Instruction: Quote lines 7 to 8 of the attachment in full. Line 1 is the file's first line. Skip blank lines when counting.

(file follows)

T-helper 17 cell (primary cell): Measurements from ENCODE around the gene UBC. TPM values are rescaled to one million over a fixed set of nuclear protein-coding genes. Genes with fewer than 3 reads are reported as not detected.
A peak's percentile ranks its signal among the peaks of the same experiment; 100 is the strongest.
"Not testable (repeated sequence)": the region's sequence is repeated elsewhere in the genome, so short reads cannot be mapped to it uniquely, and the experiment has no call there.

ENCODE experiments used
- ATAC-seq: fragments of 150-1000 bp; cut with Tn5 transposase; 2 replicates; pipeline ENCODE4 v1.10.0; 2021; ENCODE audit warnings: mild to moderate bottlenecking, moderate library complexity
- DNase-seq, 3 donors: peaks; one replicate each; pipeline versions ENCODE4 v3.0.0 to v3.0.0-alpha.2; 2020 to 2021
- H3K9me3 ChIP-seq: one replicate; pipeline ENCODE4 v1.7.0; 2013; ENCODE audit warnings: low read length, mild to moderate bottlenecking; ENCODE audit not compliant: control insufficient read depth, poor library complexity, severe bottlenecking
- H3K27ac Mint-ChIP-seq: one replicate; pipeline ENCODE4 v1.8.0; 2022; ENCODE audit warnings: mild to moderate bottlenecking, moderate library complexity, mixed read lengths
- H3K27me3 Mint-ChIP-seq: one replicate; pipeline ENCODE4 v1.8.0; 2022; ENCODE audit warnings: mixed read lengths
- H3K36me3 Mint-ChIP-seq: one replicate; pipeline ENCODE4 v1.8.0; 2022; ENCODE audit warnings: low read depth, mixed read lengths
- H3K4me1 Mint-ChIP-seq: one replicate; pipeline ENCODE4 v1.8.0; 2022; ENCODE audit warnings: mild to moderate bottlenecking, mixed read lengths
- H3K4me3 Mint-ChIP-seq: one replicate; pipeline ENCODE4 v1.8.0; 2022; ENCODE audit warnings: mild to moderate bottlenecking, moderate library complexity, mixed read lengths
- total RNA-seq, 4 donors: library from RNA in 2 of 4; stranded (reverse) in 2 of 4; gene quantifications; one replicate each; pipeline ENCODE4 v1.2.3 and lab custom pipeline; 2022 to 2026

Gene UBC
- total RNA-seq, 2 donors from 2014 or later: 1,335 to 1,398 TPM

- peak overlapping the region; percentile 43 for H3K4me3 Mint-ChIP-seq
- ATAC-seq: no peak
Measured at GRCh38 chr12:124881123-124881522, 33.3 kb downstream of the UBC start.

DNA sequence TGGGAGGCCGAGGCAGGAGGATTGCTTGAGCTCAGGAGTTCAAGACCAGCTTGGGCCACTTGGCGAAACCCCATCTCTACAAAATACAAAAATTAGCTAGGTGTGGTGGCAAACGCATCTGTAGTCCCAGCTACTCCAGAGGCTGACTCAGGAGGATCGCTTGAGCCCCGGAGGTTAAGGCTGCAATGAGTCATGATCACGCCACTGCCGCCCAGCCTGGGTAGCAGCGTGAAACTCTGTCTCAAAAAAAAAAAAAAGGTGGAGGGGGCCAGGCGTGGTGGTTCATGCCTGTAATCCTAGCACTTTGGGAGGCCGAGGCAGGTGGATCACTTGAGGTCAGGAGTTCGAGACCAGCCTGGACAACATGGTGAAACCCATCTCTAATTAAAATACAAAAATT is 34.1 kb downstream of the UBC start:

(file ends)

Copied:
- H3K9me3 ChIP-seq: one replicate; pipeline ENCODE4 v1.7.0; 2013; ENCODE audit warnings: low read length, mild to moderate bottlenecking; ENCODE audit not compliant: control insufficient read depth, poor library complexity, severe bottlenecking
- H3K27ac Mint-ChIP-seq: one replicate; pipeline ENCODE4 v1.8.0; 2022; ENCODE audit warnings: mild to moderate bottlenecking, moderate library complexity, mixed read lengths